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Old 30th October 2011, 09:37 AM   #11
mogliaa is offline mogliaa  United Kingdom
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Quote:
Originally Posted by Defiant View Post
Not that great. Any uncompensated semiconductor CCS is going to drift all over with temp

Try a setup like the one I attached. Rcs sets the current through the tube, while Rb sets the bias, and hence the quiescent voltage across the tube. D1 compensates against temp changes, thus keeping the current relatively stable over temp. Do NOT use the D45H11 - I just picked it for an example. It doesnt have the voltage rating for this circuit. Pick a transistor with Vce equivalent to your supply voltage and with an hfe as high as possible (but NOT a darlington!).

You notice that I used a resistor in the cathode circuit rather than LED's. The reason is that diodes are essentially a fixed bias, which will make the circuit sensitive to the characteristics of the tube. This is a Bad Thing™. You want the circuit to be as insensitive as possible to variations between individual tubes (and semiconductors). That is why a resistor is used to set the bias, as well as in the emitter circuit of Q1 to set the current (rather than using a divider in the base circuit). Also, depending on the characteristics of the diode and transistor there may not be enough voltage across D1 to forward bias Q1. If that happens, add some resistance between D1 and the base of Q1 . Do not add another diode or a transistor with the base tied to the emitter of Q1 like you see in a lot of SS circuits as it will screw up the temp balance. You can replace D1 with another transistor identical to Q2 with it's base tied to it's collector. In that case the emitter goes to B+ and the collector to the junction of Q1's base and R2. Provided both transistors come from the same wafer lot it will give you the best thermal tracking.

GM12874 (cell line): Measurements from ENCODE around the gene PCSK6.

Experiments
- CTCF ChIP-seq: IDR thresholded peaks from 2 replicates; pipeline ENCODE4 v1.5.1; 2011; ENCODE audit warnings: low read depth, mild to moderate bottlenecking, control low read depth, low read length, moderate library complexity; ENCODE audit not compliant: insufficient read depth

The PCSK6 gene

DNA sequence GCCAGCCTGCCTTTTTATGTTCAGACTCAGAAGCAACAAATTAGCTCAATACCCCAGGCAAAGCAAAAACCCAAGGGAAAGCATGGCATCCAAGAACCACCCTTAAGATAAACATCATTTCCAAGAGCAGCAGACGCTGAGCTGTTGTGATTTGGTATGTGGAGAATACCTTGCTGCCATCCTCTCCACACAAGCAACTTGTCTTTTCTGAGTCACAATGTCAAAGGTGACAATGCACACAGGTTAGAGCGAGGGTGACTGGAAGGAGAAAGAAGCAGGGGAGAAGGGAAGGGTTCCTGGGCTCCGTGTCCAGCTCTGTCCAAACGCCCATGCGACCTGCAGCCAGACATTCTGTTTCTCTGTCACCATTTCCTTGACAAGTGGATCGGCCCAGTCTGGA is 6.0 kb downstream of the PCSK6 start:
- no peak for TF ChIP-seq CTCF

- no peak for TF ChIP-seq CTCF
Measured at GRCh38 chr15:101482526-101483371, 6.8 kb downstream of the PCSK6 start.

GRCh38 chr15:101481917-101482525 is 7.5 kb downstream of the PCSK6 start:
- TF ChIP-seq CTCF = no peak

Very interesting comments. The gyrator in theory tackles the variation of valves and aging by setting a fixed voltage, not like the CCS which sets a fixed current.
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Old 30th October 2011, 10:28 AM   #12
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I think that the 1uF is a good idea. The LF pole is formed from the M-ohm level gate resistors against the cap.

The 1uF is useful:

1. because the LF response can be lower, minimizing the risk of phase changes accumulating across all the stages in your system. This can be an advantage over the choke.

2. The 11M resistor is potentially too high. I know it simulates OK, but the gate leakage from a MOSFET can be as high as 1uA.... probably won't be but the high impedance can be a problem for other reasons. Anatolij used 4,3M elsewhere, and that seems safer to me.
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Old 30th October 2011, 10:41 AM   #13